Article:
Mitsubishi to publish real-world mpg figures for its cars

Mitsubishi Outlander PHEV
5 Mar, 2014 10:13am Mat Watson

Japanese firm wants to be more open with customers about achievable economy figures

Mitsubishi is planning to be more open with its customers about what kind of fuel economy its models can achieve in the real world, according to UK MD of Mitusbishi, Lance Bradley.

It would start with the new Outlander PHEV (plug-in hybrid electric vehicle), which claims 148mpg, since hybrids often perform deceptively well during official testing. Bradley tells us that in the real world, though, “customers came back saying it only did 90mpg. It’s crazy that people think that’s bad, but it’s all relative to the official figure.”

“We’d like to do a graph, maybe just a figure, starting with the PHEV but then rolling it out to other cars. It would come from customer information,” said Bradley, suggesting buyers could input their real world fuel economy to make it clear to prospective owners what they should expect.

It’ll be an important next step for Mitsubishi considering it is planning to have every single one of its models offered as a plug-in hybrid electric variant in five years’ time. The next-generation ASX for example will get a less complicated PHEV system than the Outlander, making it front-wheel drive only. That’ll be followed by a PHEV Shogun and Mitsubishi is planning another small all-electric car, too.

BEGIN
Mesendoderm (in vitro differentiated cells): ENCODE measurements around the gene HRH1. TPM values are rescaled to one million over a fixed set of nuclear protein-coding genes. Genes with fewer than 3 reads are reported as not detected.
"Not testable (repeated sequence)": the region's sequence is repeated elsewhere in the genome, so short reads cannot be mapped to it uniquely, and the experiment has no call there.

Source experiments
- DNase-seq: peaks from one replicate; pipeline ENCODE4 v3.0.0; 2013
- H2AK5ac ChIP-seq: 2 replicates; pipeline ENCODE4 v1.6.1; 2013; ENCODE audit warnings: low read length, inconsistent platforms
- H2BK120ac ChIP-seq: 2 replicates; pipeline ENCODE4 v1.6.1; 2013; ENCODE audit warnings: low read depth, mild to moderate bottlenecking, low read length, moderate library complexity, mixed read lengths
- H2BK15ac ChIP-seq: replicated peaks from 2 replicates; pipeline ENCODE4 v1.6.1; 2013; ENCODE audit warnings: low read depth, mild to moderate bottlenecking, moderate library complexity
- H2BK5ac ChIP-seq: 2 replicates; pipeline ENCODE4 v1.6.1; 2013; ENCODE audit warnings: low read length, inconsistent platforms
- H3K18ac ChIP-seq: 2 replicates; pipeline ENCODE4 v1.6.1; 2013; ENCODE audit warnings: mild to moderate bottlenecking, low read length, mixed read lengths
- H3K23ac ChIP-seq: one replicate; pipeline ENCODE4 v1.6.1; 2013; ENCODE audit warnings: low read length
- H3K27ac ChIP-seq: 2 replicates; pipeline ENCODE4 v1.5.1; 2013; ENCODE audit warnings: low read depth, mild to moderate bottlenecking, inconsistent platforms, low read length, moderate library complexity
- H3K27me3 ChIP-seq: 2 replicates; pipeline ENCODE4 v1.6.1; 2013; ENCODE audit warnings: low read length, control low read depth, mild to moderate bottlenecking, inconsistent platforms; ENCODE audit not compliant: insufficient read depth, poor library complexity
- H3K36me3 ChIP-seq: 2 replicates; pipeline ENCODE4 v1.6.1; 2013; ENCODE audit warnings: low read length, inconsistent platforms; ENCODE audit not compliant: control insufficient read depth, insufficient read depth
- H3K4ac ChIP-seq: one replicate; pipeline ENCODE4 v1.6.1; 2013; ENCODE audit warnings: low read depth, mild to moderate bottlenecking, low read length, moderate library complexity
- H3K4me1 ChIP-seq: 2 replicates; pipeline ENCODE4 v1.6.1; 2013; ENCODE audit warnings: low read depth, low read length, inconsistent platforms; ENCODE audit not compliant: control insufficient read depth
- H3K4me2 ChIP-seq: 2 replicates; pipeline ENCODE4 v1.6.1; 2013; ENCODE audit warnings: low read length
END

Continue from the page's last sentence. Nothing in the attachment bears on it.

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This will be interesting because I can guarantee that I can better the government figures published for any car.

I would actually love all auto manufacturers to do this, especially the VW Group who always seem to tweak and play the testing system.

A nice graph viewable to the public taken from the trip computer averaged out would be so welcome. Plus little bits of information such as what road it was driven on, what
was the outside temperature at the time, what revs did the driver
normally change gear and so forth would go a LONG way to showing actual
figures from an actual human behind the wheel

Well done Mitsubishi!

This policy is no doubt to avoid the "C-Max Syndrome" whereby Ford obscured the benefits of its C-Max Hybrid by saddling it with an overstated EPA rating derived from the Fusion Hybrid, a more aerodynamic car. The C-Max is a lovely 43 MPG car. It's a lousy 47 MPG car.

Current figures work fine as a basis for all manufacturer's to be compared side by side under the same conditions. Sadly the public views these figures and expects them in the real world of Aero drag, interference drag , heating and airconditioning etc. It is up to car mags to do real side by side reviews to give real world figures and that includes EVs kWh/100km and emissions based on UK grid CO2.

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